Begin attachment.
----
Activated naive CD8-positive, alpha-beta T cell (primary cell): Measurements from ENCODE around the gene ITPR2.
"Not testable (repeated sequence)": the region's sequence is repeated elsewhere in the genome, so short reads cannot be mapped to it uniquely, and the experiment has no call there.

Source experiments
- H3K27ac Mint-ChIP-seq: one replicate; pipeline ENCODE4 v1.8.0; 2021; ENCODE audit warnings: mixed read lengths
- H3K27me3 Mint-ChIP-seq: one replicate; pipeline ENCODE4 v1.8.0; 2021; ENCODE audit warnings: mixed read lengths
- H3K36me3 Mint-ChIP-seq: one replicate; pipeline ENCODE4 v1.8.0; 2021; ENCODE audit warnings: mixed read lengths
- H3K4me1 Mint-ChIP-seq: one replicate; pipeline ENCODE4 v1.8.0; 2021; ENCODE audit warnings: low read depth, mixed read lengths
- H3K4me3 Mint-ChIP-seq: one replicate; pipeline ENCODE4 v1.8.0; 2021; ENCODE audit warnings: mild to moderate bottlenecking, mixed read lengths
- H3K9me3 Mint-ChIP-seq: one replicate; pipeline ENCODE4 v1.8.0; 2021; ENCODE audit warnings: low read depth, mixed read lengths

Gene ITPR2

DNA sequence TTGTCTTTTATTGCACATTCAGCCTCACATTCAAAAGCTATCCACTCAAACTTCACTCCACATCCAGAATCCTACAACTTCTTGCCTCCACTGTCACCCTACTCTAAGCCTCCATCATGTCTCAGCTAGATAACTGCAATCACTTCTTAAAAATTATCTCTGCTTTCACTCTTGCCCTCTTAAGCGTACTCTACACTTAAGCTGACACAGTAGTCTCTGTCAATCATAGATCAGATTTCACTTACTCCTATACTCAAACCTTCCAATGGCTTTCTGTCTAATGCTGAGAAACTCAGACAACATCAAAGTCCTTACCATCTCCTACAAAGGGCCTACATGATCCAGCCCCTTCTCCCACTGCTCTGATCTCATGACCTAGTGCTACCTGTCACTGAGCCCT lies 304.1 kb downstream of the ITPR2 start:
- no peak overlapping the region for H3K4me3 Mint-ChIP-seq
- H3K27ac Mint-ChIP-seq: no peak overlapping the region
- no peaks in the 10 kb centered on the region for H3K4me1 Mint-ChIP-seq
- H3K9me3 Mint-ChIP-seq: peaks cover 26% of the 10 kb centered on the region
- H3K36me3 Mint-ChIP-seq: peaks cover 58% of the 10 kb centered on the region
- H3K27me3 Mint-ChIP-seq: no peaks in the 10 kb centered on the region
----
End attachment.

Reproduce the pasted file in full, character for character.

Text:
Activated naive CD8-positive, alpha-beta T cell (primary cell): Measurements from ENCODE around the gene ITPR2.
"Not testable (repeated sequence)": the region's sequence is repeated elsewhere in the genome, so short reads cannot be mapped to it uniquely, and the experiment has no call there.

Source experiments
- H3K27ac Mint-ChIP-seq: one replicate; pipeline ENCODE4 v1.8.0; 2021; ENCODE audit warnings: mixed read lengths
- H3K27me3 Mint-ChIP-seq: one replicate; pipeline ENCODE4 v1.8.0; 2021; ENCODE audit warnings: mixed read lengths
- H3K36me3 Mint-ChIP-seq: one replicate; pipeline ENCODE4 v1.8.0; 2021; ENCODE audit warnings: mixed read lengths
- H3K4me1 Mint-ChIP-seq: one replicate; pipeline ENCODE4 v1.8.0; 2021; ENCODE audit warnings: low read depth, mixed read lengths
- H3K4me3 Mint-ChIP-seq: one replicate; pipeline ENCODE4 v1.8.0; 2021; ENCODE audit warnings: mild to moderate bottlenecking, mixed read lengths
- H3K9me3 Mint-ChIP-seq: one replicate; pipeline ENCODE4 v1.8.0; 2021; ENCODE audit warnings: low read depth, mixed read lengths

Gene ITPR2

DNA sequence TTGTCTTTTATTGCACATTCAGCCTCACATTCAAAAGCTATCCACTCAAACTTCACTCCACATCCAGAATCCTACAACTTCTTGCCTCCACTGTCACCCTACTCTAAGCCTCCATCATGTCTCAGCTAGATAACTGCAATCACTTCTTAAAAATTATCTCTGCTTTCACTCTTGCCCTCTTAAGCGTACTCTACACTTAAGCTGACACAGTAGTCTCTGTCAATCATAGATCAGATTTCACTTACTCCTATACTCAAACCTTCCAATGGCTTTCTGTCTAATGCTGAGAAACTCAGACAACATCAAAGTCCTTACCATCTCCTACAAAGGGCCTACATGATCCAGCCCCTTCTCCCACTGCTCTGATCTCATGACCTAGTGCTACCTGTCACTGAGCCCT lies 304.1 kb downstream of the ITPR2 start:
- no peak overlapping the region for H3K4me3 Mint-ChIP-seq
- H3K27ac Mint-ChIP-seq: no peak overlapping the region
- no peaks in the 10 kb centered on the region for H3K4me1 Mint-ChIP-seq
- H3K9me3 Mint-ChIP-seq: peaks cover 26% of the 10 kb centered on the region
- H3K36me3 Mint-ChIP-seq: peaks cover 58% of the 10 kb centered on the region
- H3K27me3 Mint-ChIP-seq: no peaks in the 10 kb centered on the region